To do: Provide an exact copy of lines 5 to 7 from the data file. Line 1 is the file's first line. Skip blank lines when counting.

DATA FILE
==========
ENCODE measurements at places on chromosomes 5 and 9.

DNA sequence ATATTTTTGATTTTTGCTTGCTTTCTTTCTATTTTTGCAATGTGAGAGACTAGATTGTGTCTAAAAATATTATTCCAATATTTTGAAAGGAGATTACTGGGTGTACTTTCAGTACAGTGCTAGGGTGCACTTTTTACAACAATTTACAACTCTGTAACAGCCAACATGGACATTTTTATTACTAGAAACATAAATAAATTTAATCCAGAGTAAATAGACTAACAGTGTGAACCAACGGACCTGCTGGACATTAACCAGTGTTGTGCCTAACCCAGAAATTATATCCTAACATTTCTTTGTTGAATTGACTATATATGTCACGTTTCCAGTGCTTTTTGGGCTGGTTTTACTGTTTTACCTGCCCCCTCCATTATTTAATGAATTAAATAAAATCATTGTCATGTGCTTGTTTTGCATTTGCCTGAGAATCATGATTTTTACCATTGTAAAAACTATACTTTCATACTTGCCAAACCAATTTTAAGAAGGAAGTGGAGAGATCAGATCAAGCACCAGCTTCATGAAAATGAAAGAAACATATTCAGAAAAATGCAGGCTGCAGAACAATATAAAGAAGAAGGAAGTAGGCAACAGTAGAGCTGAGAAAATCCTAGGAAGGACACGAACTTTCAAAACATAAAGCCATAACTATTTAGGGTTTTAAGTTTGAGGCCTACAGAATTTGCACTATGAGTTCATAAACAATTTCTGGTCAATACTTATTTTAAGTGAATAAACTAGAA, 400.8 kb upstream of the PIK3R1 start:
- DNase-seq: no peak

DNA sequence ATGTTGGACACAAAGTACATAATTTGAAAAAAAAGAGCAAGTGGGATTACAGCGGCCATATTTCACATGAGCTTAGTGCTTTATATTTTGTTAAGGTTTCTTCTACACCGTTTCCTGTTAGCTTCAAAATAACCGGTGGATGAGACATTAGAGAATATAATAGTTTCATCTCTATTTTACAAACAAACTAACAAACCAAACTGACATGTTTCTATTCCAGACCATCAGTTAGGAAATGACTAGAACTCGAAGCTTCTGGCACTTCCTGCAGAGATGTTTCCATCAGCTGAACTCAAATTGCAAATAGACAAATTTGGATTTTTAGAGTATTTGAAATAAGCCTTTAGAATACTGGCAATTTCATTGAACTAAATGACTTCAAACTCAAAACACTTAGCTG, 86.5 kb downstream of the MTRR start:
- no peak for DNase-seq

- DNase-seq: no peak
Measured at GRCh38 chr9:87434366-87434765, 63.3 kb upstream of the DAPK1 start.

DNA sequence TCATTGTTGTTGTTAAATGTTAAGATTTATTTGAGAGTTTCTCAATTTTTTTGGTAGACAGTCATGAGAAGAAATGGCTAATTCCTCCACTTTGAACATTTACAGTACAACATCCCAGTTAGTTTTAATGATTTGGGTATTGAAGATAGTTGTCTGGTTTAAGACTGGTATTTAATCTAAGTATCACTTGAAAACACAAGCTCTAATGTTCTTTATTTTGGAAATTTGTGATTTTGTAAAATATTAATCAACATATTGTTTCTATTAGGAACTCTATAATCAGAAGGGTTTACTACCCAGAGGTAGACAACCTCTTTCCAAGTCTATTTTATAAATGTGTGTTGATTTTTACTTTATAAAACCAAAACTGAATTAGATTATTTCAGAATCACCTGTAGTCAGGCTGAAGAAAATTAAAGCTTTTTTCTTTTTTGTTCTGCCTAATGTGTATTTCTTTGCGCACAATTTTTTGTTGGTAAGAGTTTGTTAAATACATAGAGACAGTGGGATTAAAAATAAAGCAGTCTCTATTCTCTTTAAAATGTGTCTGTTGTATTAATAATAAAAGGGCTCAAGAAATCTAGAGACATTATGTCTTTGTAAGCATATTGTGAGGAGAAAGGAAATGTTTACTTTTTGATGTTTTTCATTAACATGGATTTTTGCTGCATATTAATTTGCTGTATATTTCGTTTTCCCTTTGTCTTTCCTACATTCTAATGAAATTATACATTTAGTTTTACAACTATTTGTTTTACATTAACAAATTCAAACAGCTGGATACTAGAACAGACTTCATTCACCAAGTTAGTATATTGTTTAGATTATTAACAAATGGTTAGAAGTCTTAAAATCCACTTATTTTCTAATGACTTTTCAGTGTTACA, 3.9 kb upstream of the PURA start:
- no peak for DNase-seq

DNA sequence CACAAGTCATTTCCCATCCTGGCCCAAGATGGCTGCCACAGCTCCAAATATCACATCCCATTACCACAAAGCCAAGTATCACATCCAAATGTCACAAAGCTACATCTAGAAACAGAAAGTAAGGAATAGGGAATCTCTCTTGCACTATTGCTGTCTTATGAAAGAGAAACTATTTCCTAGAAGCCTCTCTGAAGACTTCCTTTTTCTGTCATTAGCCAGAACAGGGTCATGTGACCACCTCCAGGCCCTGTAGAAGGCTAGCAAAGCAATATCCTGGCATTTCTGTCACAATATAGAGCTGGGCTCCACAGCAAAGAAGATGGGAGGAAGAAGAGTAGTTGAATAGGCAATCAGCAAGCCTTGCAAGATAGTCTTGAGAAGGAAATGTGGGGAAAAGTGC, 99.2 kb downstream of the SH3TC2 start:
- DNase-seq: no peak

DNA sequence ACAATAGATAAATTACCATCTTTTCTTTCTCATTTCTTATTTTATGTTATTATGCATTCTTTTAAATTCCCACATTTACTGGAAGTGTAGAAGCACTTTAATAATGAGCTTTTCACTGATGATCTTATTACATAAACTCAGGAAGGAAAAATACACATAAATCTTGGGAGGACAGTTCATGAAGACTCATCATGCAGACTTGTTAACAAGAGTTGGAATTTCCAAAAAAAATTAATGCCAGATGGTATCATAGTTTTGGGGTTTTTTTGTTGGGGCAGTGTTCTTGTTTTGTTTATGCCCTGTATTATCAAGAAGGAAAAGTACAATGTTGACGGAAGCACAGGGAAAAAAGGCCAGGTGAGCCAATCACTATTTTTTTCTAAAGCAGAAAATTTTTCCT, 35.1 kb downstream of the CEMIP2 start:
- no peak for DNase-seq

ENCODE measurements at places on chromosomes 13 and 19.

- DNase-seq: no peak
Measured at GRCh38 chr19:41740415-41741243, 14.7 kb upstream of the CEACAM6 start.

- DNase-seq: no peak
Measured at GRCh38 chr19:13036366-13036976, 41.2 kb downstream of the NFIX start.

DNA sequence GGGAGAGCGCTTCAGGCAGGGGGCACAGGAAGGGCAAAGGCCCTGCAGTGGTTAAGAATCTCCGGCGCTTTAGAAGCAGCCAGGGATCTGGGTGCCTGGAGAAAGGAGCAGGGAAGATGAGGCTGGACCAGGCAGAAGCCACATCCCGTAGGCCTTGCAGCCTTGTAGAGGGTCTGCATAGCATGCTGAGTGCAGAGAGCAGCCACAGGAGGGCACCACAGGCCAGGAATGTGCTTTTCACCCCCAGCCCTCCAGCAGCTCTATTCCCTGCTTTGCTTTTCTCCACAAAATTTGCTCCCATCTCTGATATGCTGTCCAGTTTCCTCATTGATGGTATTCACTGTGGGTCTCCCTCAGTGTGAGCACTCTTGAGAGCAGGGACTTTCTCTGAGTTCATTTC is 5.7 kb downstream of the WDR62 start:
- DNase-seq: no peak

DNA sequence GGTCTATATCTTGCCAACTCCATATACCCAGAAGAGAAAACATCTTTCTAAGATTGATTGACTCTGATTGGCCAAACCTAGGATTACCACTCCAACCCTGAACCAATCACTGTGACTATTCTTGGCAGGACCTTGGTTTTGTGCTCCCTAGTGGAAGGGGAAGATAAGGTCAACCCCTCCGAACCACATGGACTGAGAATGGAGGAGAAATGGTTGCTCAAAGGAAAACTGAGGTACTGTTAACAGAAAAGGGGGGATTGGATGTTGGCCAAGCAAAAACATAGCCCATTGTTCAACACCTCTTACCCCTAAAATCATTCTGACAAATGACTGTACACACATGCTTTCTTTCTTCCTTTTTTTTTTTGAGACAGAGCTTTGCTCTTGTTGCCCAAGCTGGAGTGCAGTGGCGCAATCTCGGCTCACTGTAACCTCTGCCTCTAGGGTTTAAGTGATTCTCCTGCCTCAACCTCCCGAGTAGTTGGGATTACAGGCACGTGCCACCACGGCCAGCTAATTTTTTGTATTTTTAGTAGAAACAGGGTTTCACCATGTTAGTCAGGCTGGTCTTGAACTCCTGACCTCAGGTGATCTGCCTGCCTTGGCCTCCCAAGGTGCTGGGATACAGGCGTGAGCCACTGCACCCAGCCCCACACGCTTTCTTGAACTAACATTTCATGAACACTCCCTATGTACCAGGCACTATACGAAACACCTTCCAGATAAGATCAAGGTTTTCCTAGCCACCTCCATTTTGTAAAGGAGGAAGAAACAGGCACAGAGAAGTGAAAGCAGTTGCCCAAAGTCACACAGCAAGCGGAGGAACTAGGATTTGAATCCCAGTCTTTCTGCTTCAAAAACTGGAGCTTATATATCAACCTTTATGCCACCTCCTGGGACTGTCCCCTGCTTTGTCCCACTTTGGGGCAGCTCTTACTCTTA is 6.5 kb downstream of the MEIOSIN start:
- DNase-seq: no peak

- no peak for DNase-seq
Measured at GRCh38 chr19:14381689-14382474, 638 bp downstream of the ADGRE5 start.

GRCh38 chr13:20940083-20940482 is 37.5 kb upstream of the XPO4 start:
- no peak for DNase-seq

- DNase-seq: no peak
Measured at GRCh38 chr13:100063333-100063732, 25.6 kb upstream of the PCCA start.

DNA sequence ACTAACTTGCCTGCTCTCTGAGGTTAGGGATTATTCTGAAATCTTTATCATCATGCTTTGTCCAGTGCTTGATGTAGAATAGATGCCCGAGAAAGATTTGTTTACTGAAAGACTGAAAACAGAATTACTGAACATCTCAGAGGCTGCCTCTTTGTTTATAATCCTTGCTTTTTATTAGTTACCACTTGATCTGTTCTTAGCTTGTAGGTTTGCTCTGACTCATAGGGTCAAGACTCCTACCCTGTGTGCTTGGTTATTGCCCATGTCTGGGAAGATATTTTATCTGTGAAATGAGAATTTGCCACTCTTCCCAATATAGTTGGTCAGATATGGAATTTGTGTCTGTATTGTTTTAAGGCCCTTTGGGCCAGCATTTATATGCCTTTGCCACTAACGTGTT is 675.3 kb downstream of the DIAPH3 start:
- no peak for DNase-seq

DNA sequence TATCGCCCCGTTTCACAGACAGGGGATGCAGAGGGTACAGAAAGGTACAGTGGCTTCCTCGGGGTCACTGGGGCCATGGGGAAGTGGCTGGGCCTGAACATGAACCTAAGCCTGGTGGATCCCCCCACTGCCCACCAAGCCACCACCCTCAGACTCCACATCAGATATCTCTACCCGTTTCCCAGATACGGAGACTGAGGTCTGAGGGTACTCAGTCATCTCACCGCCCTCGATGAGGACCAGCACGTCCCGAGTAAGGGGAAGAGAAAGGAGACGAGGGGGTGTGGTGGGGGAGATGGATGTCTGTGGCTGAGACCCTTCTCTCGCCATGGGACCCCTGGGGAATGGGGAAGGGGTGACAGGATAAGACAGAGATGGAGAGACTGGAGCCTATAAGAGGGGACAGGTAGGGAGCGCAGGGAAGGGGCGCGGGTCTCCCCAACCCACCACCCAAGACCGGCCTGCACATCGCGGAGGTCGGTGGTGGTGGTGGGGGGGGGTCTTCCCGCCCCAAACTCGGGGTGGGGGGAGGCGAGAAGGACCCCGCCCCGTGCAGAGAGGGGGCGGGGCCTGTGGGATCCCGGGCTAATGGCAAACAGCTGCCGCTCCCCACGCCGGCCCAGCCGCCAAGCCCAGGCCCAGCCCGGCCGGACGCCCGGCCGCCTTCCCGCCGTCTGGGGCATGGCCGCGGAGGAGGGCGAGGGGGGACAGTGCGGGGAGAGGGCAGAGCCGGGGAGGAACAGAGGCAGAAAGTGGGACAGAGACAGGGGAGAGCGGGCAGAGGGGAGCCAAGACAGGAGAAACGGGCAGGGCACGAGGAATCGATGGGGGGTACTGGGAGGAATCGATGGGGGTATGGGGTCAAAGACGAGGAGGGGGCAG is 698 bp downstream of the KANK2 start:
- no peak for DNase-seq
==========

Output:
- no peak for DNase-seq

- DNase-seq: no peak
Measured at GRCh38 chr9:87434366-87434765, 63.3 kb upstream of the DAPK1 start.